• They’d waited for the baby’s arrival with anticipation and welcomed him with gifts and announcements. But then they noticed he was learning much too fast to be explained by normal development.
  • Write a story which begins, "They made sure that I learned to be afraid of the dark. They forgot to mention all that takes place in the light."
  • Your character goes to visit the city where they grew up and haven't been in several years. The airport feels different but it's nothing they can put your finger on and they chalk it up to not seeing it in a while. They get on the subway to make their way home. It feels a little different also but they dismiss it. The first several stops sound right but then the lights go off for about 10 seconds. When they come back on everything seems different. They look around and people's dress seems slightly off as if from a different era or place, maybe planet. There are ads for products the character has never heard of before. Write a story starting here. Where is your character? Why are they there? How did they get there? Do they stay or find a way back?
  • Write a story that begins with the following two sentences: "She walked into the rain without looking back. That was the last time anyone saw her."
  • Write a story that incorporates one or more of the following vampires:

A female vampire who is psyched about being nocturnal because she could never walk alone at night safely before. She spends lots of nights going into the worst neighborhoods in town. What does she end up doing there? What happens when she goes there?

A male vampire who just wants to invest in start ups and take decade long naps.

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A female vampire who is among a group of other new vampires and she is the only one not having problems with the idea of drinking blood. She says, "When I was alive I tried every diet none to mankind, including the grapefruit and egg diet, the paleo diet, the beer and sausage diet and the bacteria diet. The blood diet can't be any weirder than those." What about being a vampire does she have a problem with? How do the others react to her?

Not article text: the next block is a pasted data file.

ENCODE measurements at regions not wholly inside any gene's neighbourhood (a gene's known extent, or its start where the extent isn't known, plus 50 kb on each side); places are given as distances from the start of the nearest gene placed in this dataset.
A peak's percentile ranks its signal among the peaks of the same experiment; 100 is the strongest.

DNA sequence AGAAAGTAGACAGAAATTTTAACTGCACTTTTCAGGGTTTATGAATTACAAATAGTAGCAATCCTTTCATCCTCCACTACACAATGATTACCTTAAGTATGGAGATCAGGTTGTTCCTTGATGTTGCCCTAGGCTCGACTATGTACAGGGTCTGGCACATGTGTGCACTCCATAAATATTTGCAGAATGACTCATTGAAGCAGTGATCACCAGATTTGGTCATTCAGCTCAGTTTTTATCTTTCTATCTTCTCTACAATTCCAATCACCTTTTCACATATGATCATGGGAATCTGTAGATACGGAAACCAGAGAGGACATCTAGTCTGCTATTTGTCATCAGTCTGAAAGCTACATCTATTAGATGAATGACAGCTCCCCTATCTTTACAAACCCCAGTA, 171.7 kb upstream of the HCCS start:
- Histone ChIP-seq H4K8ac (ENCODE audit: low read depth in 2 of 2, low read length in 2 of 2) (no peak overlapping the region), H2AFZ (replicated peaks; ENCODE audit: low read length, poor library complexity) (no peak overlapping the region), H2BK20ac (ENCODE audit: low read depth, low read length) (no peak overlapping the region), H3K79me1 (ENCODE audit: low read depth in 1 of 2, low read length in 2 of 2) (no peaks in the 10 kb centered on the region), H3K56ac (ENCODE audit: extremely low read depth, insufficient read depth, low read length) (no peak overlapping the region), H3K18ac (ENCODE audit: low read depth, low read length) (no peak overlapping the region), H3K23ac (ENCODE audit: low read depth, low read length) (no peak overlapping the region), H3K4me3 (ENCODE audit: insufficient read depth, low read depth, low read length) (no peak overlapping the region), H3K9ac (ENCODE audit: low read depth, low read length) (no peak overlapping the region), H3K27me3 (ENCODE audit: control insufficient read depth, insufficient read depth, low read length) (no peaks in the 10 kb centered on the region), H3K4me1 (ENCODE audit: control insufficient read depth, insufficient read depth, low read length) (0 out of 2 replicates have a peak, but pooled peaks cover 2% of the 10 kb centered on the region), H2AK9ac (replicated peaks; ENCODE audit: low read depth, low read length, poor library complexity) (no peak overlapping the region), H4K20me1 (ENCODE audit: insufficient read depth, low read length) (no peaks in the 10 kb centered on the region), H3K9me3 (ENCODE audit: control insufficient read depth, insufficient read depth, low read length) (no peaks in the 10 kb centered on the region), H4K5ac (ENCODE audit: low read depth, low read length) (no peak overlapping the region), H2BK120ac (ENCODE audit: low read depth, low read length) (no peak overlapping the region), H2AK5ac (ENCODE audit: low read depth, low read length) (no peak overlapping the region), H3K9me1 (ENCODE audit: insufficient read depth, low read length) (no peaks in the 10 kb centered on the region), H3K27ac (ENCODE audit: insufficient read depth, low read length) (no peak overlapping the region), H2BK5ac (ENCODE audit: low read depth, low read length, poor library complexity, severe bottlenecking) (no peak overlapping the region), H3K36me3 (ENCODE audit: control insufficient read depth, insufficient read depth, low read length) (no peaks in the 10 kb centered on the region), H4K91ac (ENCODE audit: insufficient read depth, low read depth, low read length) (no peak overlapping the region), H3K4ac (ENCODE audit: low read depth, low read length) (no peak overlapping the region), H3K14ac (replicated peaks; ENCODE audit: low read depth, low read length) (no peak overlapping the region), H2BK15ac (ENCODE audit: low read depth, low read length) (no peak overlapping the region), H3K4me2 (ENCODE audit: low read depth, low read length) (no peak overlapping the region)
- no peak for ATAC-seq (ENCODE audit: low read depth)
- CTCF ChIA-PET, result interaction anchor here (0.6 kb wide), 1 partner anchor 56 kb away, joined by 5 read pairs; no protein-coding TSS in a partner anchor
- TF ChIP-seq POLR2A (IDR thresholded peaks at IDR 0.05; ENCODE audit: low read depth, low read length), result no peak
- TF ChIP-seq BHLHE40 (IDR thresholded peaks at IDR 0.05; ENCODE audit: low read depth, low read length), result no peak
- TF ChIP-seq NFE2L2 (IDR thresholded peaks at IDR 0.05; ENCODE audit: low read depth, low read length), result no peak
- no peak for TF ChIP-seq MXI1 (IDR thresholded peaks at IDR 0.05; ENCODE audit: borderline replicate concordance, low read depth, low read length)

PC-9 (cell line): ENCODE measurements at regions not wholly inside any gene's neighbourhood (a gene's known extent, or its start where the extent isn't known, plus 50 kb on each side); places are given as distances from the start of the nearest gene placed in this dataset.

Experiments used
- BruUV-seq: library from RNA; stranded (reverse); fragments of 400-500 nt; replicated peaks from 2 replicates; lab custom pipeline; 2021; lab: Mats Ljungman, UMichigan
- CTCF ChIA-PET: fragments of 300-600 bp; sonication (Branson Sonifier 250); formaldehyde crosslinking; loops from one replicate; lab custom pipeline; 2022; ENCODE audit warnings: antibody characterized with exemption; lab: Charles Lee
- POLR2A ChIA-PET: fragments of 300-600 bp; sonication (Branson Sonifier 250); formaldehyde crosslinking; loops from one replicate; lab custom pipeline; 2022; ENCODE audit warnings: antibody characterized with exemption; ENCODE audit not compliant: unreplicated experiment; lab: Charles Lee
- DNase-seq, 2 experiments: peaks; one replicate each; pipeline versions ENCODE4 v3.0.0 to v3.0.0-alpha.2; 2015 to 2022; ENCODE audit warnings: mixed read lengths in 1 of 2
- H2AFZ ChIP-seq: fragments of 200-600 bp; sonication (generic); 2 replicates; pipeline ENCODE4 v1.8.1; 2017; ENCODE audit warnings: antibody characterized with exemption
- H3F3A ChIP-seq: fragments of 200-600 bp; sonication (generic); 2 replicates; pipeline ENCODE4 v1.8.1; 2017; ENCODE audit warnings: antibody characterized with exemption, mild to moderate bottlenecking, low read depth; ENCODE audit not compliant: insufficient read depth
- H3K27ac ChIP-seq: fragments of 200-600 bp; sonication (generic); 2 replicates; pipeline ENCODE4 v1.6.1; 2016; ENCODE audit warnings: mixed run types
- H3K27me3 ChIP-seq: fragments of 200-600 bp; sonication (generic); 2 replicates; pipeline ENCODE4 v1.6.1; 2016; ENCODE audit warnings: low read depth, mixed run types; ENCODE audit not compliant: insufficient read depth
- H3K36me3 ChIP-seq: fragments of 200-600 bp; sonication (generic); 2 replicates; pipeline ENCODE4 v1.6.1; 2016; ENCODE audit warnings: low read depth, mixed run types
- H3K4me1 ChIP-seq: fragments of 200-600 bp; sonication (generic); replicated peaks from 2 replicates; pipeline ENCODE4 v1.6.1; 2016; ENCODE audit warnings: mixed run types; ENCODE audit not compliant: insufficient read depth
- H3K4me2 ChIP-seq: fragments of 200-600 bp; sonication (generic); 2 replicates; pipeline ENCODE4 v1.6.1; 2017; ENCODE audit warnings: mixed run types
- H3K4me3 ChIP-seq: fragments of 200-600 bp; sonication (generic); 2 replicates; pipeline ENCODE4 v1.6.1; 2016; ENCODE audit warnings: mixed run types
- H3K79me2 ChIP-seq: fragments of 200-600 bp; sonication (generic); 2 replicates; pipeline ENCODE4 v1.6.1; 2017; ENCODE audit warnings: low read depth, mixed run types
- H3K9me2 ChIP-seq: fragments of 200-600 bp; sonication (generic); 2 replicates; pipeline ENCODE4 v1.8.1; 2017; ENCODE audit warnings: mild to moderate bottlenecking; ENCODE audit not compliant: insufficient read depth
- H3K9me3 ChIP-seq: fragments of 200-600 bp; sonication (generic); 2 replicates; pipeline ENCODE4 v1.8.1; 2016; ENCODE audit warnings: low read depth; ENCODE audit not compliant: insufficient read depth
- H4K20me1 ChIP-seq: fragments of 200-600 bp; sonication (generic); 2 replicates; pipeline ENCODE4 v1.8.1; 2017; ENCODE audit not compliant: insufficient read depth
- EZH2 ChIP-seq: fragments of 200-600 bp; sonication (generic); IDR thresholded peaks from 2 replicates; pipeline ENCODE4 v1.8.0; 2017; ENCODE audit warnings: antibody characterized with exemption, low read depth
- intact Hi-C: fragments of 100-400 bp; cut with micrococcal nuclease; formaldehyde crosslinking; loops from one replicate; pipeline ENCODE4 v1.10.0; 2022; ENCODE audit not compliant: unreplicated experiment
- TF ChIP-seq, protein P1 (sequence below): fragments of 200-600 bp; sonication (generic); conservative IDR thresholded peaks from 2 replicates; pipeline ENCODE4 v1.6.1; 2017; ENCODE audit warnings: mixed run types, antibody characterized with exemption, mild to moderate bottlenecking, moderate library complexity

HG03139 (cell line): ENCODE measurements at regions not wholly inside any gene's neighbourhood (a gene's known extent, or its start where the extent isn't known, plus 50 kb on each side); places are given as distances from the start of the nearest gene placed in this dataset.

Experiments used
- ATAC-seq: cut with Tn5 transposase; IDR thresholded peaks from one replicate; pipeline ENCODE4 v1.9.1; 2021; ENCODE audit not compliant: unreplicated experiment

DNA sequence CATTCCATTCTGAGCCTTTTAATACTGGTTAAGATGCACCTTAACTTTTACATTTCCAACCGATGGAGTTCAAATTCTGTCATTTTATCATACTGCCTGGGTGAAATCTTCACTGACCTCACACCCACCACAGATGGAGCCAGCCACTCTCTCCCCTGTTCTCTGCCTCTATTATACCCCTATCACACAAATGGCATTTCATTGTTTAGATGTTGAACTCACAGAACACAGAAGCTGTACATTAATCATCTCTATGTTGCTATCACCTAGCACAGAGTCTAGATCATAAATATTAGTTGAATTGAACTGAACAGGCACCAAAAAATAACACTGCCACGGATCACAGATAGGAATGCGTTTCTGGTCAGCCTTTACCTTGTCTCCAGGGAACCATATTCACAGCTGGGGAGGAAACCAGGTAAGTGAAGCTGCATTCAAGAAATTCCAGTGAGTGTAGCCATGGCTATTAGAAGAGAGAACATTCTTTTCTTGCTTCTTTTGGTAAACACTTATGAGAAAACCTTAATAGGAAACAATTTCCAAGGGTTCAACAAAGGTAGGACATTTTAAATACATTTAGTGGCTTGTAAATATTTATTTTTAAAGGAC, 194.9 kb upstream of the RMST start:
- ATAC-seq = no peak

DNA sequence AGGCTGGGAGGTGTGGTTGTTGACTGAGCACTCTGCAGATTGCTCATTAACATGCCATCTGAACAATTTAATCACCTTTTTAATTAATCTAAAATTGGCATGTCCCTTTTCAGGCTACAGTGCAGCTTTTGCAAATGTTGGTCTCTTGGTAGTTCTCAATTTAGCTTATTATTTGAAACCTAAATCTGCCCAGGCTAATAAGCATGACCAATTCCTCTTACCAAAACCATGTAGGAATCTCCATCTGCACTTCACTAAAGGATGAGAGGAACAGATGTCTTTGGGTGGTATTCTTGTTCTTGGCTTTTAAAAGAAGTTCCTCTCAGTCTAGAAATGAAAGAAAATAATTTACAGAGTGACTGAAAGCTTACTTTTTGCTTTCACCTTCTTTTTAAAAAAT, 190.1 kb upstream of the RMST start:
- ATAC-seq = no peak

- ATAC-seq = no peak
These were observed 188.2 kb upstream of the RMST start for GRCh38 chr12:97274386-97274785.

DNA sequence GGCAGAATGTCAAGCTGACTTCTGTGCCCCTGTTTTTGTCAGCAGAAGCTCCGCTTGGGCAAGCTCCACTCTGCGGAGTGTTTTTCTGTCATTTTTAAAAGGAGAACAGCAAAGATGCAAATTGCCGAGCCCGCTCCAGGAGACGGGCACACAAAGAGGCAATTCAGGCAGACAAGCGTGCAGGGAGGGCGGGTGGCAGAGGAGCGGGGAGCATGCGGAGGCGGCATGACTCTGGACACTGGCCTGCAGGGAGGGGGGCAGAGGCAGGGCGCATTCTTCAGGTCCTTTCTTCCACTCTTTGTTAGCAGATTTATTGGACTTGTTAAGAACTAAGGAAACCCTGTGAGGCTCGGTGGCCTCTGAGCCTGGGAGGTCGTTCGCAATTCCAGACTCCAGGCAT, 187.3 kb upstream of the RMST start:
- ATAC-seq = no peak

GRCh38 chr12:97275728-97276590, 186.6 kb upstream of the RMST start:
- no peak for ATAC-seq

A female vampire who had body image issues when alive who is thrilled to be a vampire because she never has to look in a mirror again - she has no reflection. How do her issue manifest as a vampire?

A twenty-something year old male vampire who, when he finds out about his new state of being, says, "Thank God, there's no longer a rush since I'll live forever." What does he mean by that?

  • Write a story where your protagonist has a list of names, numbers and colors and has no idea why. How did they get the list? Was it left for them? Did someone give it to them? How do they go about figuring out what the list means? What is the function of the list? A warning? Directions? A secret? Instructions?
  • Write a story where your protagonist gets a message from someone that they drastically misinterpret. What was the message? What did the character think it meant? What did the character do in response to the message? What did the message actually mean? What were the consequences of the character misinterpreting the message?
  • Write a story that incorporates the following dialogue:

"Well, I'm sorry but I'm not entirely sure you didn't want to be kidnapped. It's not like you put up a fight."

"You asked me to walk you to your car. How was I supposed to know you'd knock me out, tie me up and throw me in your trunk?"

"This is the calmest kidnapping I've ever been a part of."

"You've been part of a lot of them? How did I never know that about you?"

"Not that many. I can still count them on two hands without running out of fingers. As for you not knowing - you're a bit self absorbed if you want to know the truth."

Questions & Answers

Question: I've heard a lot about using some kind of random plot generators as ideas for stories. Do you know anything about these, and if so what is a good one?

Answer: There are a number of random generators out there, and I have examined a bunch of them. The best I've found is actually a site which includes dozens of generators for different types of ideas and needs. It includes ideas for different genres, various aspects of the story such as characters and settings, and idea generators for stories or even longer works. It also has many different random naming options for characters, lands, worlds, organizations, etc. It is called Seventh Sanctum, and I recommend checking it out and bookmarking it, as it has some options that can help you in different areas of your writing. Here is the link: